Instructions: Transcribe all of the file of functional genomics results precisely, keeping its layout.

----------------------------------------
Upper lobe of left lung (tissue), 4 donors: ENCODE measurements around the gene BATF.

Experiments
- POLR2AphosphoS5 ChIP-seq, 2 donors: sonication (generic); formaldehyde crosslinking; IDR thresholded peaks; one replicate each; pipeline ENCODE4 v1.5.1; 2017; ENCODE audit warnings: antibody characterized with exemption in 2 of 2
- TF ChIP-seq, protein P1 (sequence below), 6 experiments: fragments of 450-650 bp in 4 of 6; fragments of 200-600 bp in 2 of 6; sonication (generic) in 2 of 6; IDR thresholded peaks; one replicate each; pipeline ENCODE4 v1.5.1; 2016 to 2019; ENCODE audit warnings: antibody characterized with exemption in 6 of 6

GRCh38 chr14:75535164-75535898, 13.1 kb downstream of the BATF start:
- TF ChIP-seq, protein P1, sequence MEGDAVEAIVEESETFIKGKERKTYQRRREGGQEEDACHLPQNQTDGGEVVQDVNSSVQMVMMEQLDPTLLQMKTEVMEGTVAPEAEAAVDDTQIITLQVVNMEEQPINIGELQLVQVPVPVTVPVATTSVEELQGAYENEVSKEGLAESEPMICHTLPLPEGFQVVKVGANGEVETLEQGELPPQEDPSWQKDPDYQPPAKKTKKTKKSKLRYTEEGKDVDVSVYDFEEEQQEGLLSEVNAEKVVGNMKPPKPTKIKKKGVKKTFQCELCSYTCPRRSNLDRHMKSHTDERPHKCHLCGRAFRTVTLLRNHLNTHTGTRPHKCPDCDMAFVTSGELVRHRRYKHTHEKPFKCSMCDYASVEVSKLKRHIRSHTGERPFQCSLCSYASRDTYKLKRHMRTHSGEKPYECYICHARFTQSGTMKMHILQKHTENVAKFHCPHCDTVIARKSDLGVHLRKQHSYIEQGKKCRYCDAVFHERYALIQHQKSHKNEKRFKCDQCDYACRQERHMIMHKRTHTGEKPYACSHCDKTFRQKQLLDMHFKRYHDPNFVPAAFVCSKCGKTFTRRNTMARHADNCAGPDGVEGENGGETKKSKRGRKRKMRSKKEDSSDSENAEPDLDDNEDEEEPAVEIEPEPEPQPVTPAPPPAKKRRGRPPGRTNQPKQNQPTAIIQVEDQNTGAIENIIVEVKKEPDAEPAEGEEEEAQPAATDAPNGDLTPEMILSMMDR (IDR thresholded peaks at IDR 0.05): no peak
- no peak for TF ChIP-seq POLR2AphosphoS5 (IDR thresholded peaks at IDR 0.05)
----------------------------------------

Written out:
Upper lobe of left lung (tissue), 4 donors: ENCODE measurements around the gene BATF.

Experiments
- POLR2AphosphoS5 ChIP-seq, 2 donors: sonication (generic); formaldehyde crosslinking; IDR thresholded peaks; one replicate each; pipeline ENCODE4 v1.5.1; 2017; ENCODE audit warnings: antibody characterized with exemption in 2 of 2
- TF ChIP-seq, protein P1 (sequence below), 6 experiments: fragments of 450-650 bp in 4 of 6; fragments of 200-600 bp in 2 of 6; sonication (generic) in 2 of 6; IDR thresholded peaks; one replicate each; pipeline ENCODE4 v1.5.1; 2016 to 2019; ENCODE audit warnings: antibody characterized with exemption in 6 of 6

GRCh38 chr14:75535164-75535898, 13.1 kb downstream of the BATF start:
- TF ChIP-seq, protein P1, sequence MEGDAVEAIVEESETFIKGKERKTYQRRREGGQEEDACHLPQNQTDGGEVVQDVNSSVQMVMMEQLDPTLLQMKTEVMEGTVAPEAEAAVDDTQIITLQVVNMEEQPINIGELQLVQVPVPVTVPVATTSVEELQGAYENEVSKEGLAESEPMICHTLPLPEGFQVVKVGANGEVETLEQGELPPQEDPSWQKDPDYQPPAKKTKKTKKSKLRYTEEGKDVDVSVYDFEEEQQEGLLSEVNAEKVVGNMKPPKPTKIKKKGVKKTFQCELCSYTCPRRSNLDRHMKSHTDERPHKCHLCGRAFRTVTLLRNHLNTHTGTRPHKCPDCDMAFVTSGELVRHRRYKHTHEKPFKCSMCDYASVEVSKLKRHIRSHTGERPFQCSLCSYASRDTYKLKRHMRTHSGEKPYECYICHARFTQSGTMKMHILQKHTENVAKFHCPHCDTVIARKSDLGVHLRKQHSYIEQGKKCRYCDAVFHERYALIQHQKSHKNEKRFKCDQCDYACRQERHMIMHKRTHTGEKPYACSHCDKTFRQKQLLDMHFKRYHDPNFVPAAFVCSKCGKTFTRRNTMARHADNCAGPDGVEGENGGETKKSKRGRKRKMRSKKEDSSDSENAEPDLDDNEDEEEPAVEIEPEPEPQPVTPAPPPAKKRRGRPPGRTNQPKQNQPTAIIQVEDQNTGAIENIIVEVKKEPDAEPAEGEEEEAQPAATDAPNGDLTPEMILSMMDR (IDR thresholded peaks at IDR 0.05): no peak
- no peak for TF ChIP-seq POLR2AphosphoS5 (IDR thresholded peaks at IDR 0.05)